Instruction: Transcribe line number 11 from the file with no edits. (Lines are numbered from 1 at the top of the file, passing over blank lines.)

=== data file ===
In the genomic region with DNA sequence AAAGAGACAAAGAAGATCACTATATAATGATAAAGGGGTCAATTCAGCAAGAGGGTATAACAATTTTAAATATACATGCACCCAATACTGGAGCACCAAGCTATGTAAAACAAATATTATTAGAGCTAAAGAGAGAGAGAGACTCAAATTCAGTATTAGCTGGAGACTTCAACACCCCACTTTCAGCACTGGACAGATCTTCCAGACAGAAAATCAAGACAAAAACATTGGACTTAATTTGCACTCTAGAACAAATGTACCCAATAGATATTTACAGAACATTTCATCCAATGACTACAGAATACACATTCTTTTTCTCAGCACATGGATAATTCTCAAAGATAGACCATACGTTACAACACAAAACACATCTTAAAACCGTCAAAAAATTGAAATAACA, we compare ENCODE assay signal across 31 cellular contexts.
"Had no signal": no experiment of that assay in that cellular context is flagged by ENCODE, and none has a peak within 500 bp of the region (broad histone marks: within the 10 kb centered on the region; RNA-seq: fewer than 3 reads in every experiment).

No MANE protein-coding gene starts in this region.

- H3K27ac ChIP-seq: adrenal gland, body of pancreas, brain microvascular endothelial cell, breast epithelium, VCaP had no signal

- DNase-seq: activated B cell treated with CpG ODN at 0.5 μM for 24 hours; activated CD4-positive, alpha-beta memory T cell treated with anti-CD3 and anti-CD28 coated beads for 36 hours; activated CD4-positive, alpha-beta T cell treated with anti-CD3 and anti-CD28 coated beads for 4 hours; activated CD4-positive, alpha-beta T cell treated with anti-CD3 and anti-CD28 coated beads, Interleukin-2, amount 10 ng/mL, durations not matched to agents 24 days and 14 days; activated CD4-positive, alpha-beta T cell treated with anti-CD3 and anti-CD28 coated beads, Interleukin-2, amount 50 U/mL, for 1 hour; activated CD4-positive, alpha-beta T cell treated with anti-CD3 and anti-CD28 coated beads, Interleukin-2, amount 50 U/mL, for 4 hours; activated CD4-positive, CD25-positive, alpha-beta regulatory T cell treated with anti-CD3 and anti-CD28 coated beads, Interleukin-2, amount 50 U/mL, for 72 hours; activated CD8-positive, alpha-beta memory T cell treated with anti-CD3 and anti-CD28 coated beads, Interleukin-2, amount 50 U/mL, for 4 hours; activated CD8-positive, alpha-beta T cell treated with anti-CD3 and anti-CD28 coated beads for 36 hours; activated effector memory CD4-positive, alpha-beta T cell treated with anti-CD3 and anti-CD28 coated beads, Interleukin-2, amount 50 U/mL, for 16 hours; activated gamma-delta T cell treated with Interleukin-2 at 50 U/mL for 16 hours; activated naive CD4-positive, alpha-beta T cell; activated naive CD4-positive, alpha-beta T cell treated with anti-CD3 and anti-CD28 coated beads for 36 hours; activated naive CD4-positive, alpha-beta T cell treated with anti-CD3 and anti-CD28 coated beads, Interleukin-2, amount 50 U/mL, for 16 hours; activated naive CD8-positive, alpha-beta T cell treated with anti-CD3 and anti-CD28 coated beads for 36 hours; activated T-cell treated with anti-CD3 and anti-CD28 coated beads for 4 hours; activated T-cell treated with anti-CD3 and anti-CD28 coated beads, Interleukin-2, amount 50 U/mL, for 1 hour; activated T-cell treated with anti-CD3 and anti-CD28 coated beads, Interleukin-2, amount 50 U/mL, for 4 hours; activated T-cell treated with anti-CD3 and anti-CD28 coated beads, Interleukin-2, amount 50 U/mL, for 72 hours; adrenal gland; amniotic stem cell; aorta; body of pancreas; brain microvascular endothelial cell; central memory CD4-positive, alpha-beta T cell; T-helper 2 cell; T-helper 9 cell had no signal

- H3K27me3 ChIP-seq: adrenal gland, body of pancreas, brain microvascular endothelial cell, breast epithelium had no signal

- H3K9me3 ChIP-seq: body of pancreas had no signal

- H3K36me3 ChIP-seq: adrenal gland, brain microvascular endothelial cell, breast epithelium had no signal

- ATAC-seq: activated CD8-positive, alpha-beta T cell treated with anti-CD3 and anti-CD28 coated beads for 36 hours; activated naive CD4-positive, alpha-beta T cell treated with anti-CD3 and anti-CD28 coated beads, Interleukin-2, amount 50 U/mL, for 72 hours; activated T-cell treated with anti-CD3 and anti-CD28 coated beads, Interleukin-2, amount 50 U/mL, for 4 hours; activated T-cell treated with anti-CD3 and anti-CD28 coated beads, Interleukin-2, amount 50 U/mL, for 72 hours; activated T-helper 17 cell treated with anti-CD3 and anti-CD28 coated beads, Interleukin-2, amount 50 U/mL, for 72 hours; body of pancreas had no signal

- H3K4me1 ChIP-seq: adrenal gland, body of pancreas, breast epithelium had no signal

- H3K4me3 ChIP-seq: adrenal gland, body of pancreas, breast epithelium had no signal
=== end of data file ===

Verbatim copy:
- H3K4me3 ChIP-seq: adrenal gland, body of pancreas, breast epithelium had no signal